Authors Pierre Bois D’Enghien

Shifting to Oil Palm

What leads a farmer to become small oil palm planter?

In improving the living conditions of farmers, perennial cash crops occupy a prominent place.
The plantations of cocoa, rubber, coffee and palm oil are well suited to agricultural development, and when they are owned and managed by small independent farmers, their impact on the economy of a country can be fundamental. We also attributed to them the development of countries like Côte d’Ivoire, Malaysia and Indonesia for this private sector development programs.

However, small farmers have a preference for oil palm. Unlike cocoa or coffee, oil palm produces the entire year, with very little variation over time, and thus ensures a virtually stable monthly income to the farmer.

In Malaysia, an hectare of oil palm makes between 1,000 and 3,000 USD / year to its owner (depending on market prices). As the recommended minimum surface area is 4 hectares, a small farmer can earn income from 4000 to 12,000 $ / year, while the minimum wage in Malaysia is a little over 200 $ / month or 2,400 $ / year.

Touching most times, at least twice the statutory minimum wage, he can reasonably expect to get out of poverty and join the rural middle class.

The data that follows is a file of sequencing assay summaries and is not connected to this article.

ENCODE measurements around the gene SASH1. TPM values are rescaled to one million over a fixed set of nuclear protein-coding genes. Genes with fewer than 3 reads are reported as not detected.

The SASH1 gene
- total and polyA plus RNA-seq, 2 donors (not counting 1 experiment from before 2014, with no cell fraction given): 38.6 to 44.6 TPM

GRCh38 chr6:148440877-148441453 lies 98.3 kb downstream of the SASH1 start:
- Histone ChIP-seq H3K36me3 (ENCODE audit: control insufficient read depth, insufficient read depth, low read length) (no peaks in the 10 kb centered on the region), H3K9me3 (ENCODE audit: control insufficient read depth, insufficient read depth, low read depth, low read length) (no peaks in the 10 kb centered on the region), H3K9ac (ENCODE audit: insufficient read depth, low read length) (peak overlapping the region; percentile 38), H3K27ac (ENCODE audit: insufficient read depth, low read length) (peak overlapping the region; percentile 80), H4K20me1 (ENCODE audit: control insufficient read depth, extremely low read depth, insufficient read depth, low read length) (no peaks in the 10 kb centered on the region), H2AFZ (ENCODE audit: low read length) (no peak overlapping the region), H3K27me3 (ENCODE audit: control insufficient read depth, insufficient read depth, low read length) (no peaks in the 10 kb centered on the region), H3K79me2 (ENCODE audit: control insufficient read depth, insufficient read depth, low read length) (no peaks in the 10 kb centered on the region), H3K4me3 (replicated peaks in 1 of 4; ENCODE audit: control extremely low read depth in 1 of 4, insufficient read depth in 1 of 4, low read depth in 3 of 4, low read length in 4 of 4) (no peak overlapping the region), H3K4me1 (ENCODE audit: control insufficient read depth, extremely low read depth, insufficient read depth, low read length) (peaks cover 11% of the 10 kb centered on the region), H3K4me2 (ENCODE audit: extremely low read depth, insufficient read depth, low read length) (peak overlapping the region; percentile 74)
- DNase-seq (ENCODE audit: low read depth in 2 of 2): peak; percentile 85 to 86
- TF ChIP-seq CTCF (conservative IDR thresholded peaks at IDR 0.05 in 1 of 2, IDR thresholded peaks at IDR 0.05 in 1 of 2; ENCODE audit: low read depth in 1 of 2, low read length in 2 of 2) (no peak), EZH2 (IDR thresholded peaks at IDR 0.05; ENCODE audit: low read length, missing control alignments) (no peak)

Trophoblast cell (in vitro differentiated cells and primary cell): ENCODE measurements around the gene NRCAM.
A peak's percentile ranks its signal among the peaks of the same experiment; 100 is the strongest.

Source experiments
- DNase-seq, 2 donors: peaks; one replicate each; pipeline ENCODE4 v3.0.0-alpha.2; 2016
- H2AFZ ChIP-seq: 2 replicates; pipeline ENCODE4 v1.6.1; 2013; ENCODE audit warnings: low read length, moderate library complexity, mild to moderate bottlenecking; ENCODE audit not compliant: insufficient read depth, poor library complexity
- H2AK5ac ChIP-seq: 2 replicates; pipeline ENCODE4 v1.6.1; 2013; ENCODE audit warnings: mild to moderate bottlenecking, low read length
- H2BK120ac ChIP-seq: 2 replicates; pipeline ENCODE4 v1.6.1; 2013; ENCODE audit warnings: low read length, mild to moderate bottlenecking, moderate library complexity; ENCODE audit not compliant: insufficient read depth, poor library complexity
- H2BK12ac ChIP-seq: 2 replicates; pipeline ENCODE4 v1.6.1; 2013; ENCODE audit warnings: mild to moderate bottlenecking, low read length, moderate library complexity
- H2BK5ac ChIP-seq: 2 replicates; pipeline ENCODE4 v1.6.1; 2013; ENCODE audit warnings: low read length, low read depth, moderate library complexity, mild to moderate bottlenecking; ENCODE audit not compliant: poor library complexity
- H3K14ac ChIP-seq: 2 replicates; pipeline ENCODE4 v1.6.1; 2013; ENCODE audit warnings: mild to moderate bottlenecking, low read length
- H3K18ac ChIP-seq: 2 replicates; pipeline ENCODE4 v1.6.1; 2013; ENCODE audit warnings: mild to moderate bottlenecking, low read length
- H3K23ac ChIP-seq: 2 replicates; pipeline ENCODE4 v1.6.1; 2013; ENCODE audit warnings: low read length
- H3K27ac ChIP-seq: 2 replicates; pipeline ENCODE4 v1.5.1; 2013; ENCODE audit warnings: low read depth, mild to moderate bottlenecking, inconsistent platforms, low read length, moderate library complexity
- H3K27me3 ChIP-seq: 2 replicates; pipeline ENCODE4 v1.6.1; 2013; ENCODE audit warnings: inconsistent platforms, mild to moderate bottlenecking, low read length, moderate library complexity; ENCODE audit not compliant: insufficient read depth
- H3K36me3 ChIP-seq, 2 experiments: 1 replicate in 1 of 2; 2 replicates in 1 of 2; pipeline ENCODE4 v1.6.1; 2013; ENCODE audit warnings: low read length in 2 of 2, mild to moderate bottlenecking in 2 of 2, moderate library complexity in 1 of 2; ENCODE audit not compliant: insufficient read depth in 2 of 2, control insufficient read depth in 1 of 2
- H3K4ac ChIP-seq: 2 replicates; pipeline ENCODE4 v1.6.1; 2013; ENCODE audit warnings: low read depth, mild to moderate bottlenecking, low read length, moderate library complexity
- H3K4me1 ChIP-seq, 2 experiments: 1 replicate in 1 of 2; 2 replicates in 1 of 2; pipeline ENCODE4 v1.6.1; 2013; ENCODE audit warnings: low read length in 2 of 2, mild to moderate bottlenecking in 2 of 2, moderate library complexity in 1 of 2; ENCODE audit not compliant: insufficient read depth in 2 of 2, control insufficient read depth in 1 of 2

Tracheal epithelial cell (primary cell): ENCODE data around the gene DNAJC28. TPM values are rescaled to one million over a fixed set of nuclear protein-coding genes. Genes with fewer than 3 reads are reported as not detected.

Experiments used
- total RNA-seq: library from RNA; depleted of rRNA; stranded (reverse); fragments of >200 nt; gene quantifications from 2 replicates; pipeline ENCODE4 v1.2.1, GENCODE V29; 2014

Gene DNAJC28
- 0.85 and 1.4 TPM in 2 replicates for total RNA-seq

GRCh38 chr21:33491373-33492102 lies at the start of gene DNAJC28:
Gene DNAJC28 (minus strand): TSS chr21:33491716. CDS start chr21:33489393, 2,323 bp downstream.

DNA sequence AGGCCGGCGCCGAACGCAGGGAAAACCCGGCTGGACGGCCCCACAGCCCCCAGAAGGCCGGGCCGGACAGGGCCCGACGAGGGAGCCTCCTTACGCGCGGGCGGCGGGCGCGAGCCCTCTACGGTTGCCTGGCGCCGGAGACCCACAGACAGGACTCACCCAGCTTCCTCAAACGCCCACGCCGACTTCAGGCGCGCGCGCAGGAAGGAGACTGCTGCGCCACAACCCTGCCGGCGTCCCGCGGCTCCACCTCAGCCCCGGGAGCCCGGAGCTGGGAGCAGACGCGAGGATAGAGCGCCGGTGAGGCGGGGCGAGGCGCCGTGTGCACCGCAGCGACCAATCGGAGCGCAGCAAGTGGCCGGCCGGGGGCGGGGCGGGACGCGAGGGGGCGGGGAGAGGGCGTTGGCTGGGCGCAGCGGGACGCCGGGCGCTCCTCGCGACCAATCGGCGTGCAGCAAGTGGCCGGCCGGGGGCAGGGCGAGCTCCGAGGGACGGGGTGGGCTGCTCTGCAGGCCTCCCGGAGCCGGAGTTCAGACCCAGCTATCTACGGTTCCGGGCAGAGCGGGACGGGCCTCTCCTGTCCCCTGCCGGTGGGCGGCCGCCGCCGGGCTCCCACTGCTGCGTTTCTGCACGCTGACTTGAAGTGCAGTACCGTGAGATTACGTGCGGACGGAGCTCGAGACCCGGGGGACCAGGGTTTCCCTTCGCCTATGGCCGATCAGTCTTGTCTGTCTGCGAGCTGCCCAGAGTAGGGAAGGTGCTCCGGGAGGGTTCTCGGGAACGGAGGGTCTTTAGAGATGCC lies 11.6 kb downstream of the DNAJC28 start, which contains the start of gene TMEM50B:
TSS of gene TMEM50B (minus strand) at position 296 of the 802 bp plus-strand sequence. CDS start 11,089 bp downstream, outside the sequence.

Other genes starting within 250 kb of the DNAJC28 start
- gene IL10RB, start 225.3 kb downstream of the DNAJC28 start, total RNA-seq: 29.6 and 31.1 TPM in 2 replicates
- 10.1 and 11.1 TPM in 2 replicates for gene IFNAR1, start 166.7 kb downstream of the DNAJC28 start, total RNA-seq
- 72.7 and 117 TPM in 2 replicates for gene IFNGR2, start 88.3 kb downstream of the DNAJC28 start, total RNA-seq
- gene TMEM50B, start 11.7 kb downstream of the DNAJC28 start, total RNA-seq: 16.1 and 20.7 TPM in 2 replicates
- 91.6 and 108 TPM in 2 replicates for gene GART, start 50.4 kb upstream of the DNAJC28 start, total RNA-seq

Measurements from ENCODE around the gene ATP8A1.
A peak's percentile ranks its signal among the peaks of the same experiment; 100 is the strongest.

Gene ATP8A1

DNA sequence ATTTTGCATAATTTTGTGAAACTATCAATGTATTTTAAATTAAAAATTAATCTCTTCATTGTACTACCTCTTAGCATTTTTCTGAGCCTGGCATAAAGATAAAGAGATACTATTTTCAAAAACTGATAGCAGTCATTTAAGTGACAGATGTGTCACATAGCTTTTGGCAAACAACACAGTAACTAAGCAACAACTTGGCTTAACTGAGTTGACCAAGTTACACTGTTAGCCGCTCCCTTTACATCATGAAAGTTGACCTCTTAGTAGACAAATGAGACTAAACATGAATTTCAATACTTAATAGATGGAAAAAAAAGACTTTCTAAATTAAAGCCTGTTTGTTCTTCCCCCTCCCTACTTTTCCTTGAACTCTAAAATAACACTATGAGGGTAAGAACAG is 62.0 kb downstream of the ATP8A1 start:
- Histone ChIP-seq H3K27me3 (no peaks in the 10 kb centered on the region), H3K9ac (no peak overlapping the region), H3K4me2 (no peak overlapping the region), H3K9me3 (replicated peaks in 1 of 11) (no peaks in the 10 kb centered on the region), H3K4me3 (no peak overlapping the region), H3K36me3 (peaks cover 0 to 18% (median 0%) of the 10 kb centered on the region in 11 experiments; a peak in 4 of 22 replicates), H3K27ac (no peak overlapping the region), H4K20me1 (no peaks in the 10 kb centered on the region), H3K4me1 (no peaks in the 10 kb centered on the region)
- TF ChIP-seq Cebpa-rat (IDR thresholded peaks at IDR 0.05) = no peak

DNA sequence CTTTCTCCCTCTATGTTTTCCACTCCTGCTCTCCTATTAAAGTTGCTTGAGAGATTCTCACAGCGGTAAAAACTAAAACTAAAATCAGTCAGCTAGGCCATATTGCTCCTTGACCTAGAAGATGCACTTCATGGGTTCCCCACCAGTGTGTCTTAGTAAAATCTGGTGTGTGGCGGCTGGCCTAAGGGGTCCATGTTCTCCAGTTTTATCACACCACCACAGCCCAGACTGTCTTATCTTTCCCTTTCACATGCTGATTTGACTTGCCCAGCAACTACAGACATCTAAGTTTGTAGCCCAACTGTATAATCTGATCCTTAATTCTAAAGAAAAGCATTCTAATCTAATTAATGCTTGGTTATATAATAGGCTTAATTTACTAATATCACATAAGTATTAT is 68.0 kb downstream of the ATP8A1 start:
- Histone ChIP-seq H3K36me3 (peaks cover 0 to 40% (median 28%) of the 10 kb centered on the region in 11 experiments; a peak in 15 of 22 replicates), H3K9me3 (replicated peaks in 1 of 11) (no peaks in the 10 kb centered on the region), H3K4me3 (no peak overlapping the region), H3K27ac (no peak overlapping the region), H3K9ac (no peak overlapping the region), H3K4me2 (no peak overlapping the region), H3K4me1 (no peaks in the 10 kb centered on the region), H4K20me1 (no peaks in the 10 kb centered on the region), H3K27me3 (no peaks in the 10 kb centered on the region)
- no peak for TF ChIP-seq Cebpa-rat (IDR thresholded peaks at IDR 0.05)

The cultivation of oil palm requires very little technical skills and, unlike rubber, is available to all the villagers even without training. Harvesting and maintenance do not require expensive equipment, investments to start are low and accessible to the greatest number.

Almost all palm diseases can be defeated with integrated and mechanical tools; the low use of plant protection products does not make the small farmer dependent on external suppliers.

Besides the harvest that has to be delivered within 24 hours and a rare insect attack that must be treated immediately, all agricultural operations can be performed in a spread time that do not require immediate responsiveness; the worker has great flexibility in its work, unlike annual crops.

Oil growing is a real trigger for development and growth in the most remote and disadvantaged areas in tropical countries.

By Pierre Bois d'Enghien

Pierre Bois D’Enghien is an agronomist and agricultural expert from Belgium. He has spent his career advising African and international companies about agriculture and sustainability, including SOCFIN in the Cote d’Ivoire, the Feronia group in Congo, and the Belgian companies Condroz Energies. He is an acknowledged expert on plantation agriculture, including palm oil.